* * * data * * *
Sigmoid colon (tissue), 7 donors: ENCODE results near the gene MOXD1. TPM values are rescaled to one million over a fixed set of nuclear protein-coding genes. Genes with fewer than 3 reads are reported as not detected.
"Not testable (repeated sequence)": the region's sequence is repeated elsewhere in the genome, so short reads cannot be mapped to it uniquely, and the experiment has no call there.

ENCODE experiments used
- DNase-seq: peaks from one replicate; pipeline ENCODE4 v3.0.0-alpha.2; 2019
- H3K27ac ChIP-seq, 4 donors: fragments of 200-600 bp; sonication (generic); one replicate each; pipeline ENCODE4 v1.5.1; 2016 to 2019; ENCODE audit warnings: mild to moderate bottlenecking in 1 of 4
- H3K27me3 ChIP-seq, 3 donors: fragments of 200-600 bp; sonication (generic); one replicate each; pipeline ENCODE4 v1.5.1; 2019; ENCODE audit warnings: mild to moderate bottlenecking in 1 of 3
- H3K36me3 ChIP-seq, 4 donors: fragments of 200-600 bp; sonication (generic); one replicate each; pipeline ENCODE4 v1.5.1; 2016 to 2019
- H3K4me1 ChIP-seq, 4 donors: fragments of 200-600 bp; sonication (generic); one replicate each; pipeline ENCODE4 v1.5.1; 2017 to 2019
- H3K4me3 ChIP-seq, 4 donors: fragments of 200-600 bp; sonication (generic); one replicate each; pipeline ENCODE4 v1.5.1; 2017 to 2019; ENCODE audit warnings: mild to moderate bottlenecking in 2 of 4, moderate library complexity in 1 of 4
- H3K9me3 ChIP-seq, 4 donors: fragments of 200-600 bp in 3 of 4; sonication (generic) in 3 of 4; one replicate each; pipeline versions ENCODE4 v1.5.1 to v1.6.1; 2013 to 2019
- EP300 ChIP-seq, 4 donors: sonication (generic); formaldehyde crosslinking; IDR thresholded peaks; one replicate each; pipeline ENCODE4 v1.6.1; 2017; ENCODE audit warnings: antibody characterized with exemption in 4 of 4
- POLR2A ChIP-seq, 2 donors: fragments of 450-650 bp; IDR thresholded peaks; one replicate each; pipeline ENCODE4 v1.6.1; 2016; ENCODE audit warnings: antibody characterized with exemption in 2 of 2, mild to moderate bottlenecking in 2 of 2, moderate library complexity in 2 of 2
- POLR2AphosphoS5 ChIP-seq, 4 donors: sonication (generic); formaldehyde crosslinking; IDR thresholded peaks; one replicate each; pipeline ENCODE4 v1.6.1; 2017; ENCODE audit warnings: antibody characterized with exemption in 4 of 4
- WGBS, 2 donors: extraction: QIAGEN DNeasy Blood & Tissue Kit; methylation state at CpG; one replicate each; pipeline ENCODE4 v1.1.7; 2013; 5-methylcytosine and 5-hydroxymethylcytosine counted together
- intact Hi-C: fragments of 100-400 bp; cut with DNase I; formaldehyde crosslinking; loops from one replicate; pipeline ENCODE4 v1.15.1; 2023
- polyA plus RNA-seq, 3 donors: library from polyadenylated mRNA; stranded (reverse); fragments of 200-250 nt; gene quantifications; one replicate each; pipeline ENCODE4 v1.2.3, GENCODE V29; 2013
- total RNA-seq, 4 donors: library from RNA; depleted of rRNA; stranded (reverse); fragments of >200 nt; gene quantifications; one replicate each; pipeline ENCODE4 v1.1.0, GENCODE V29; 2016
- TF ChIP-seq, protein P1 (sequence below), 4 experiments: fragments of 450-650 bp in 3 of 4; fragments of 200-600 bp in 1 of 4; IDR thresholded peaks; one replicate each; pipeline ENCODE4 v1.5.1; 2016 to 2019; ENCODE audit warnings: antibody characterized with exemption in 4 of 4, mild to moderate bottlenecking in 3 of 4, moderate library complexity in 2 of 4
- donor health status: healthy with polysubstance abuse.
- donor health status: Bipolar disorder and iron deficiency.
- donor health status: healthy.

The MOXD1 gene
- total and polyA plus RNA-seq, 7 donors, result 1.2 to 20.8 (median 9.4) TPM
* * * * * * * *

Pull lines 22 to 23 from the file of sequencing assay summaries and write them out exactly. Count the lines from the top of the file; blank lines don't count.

The MOXD1 gene
- total and polyA plus RNA-seq, 7 donors, result 1.2 to 20.8 (median 9.4) TPM